Problems With Thuja Giants
Giant thuja (Thuja plicata), or giant arborvitae, is a tough, hardy evergreen that grows rapidly and has few pests. Hardy in U.S. Department of Agriculture plant hardiness zones 5 through 8, it has a strong structure and, despite its quick growth rate, is long-lived. This pyramidal tree has attractive, rich green foliage that often turns a bronze or brownish color in cold temperatures. Few pests dare to bother this evergreen giant, but many of the problems come from the size of the thuja itself.
Many homeowners and landscapers look at thuja's fast growth rate and plant this evergreen without hesitation. Years later, however, the thuja dwarfs other plantings and even homes. Giant thujas grow 15 to 20 feet wide and twice as tall -- as much as a towering 80 feet. Although this makes the giant thuja a fine choice for windbreaks or screens in large areas, it often overwhelms a residential yard. Trimming up these giants creates a “lollipop” effect, with a large, pyramidal crown balancing on an unattractive, scar-riddled trunk.
Homeowners can carefully maintain and trim the thuja season after season, but sudden shearing of outer foliage results in bare, twiggy branches that rarely fill in with new growth. Homeowners may easily avoid this problem; thuja cultivars come in many sizes. Research mature sizes carefully and select an appropriate site away from power lines, fences or other structures. Always take the future size of surrounding plants into consideration as well.
Giant thuja is a hungry deer's salad bar. If your home shares land with deer, prepare to constantly defend your thuja from roving grazers. Deer damage may not be severe in some areas, but deer often strip giant thuja's lower leaves and branches, leaving the supporting, bare twigs exposed and creating a top-heavy plant. Like thoughtless pruning, this damage does not recover easily and may never recover at all. Instead of planting thuja, consider a spruce (Picea spp.), hardy is USDA zones 2 through 8, pine (Pinus spp.), hardy from USDA 2 through 11, or other evergreen. Ask your state university cooperative extension service office for suggestions.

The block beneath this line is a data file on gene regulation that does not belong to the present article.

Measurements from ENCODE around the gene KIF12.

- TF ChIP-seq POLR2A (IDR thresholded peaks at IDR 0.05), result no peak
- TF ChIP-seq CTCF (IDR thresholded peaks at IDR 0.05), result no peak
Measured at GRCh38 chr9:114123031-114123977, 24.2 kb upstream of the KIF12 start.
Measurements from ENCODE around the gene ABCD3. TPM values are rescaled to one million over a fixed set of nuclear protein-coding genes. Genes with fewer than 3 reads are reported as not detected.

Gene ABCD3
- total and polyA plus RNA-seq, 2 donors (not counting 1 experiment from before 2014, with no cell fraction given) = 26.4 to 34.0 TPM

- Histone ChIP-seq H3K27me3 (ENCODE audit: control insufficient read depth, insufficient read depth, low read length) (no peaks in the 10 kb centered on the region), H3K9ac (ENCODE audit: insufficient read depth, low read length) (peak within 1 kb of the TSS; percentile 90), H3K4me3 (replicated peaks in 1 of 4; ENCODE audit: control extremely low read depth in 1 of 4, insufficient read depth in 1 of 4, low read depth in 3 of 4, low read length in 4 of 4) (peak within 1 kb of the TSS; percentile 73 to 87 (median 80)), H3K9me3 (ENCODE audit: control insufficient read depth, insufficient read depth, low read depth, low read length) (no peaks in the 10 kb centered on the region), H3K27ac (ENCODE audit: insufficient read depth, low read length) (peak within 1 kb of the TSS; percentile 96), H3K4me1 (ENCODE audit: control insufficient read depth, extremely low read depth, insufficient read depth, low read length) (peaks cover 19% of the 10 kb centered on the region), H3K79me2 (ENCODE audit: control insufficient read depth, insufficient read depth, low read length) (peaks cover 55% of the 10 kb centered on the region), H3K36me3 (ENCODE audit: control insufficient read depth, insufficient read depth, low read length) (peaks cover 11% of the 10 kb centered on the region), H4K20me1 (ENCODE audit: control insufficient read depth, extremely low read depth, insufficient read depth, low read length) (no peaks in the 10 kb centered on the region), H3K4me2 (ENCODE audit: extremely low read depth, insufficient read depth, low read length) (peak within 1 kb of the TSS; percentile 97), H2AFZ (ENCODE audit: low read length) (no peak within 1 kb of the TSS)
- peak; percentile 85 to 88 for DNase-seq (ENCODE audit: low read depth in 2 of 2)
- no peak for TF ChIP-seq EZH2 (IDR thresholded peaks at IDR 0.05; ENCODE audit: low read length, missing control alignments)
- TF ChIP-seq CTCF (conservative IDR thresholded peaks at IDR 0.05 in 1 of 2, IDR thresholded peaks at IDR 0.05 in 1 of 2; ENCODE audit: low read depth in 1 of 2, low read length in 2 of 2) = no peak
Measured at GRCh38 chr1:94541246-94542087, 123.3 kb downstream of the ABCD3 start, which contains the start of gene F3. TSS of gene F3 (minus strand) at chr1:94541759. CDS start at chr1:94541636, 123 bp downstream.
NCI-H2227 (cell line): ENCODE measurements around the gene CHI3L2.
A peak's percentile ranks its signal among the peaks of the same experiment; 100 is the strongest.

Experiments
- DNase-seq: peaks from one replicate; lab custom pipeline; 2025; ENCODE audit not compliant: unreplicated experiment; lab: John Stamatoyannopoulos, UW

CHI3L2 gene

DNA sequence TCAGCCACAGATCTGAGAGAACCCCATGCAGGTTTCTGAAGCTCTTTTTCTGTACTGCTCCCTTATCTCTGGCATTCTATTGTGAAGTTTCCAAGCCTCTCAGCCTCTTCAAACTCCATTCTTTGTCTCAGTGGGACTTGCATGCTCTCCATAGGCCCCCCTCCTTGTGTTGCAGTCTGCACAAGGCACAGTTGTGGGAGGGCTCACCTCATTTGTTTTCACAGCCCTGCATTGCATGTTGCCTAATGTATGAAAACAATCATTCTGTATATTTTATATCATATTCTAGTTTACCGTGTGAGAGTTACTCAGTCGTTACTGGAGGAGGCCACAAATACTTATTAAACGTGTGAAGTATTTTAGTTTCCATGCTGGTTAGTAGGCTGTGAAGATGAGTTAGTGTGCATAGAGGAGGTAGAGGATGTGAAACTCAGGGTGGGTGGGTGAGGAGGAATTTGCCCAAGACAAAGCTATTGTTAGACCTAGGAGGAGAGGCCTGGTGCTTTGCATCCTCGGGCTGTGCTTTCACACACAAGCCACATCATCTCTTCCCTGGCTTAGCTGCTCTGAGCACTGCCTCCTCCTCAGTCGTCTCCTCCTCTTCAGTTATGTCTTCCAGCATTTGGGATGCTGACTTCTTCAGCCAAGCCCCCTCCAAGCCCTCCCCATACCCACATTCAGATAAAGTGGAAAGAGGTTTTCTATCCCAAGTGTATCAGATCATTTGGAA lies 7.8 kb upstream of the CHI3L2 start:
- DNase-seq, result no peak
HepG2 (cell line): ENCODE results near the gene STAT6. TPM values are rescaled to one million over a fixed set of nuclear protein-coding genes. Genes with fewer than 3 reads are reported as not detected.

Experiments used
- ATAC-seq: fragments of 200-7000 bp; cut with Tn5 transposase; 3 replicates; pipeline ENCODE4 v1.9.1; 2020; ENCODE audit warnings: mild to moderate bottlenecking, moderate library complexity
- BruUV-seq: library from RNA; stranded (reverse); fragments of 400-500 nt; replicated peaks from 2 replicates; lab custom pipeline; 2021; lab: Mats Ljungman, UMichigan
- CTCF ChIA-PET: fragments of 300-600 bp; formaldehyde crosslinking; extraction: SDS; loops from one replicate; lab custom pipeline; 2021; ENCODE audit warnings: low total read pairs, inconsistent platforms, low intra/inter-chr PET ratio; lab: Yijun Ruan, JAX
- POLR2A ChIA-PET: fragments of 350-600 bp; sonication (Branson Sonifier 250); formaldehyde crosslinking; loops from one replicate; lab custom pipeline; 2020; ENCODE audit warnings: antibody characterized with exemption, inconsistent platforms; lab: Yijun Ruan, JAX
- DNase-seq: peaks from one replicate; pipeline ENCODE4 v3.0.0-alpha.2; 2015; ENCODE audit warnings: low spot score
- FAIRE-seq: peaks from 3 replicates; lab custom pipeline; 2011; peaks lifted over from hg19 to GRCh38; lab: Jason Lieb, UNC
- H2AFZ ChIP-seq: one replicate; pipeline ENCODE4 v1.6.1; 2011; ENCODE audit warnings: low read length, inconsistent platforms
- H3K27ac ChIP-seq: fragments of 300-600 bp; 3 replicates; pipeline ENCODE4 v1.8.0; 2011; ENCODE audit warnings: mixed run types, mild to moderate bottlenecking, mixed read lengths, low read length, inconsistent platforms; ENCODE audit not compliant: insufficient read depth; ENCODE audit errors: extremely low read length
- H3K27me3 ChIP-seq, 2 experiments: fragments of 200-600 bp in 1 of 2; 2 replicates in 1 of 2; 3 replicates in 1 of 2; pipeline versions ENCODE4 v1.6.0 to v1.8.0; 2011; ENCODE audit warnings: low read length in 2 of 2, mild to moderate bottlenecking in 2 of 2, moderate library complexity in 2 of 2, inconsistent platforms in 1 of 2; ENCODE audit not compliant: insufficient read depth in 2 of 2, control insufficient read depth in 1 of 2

The green, scaled leaves of thuja may sustain winter damage, especially in newly-planted specimens. The foliage, especially on the south side of the plant, becomes brown and haggard. The winter sun heats the thuja, encouraging growth, before the icy night falls or winter winds desiccate the leaves. In late summer, reduce or stop supplemental water. This allows the evergreen time to prepare for harsher weather instead of pushing new growth.
Bagworms are as repulsive as they sound. These destructive caterpillars weave elongated, 2-inch-long bags among the thuja's foliage, hiding, pupating and laying hundreds of eggs for the following season. Although bagworms, in small populations, may not cause serious damage, uncontrolled infestations eventually decimate the host tree. Hand-pick the bags from young, smaller thujas or use an appropriate pesticide in early summer, when the caterpillars are young and easily killed. Use an insecticide like a ready-to-use product containing carbaryl and cover the plant's foliage, reapplying weekly if needed. Always follow the particular product's label and wash hands after using.
Kimberly Richardson has been writing since 1995. She has written successful grants for local schools as well as articles for various websites, specializing in garden-related topics. Richardson holds a Bachelor of Arts in English and is enrolled in her local Master Gardener program.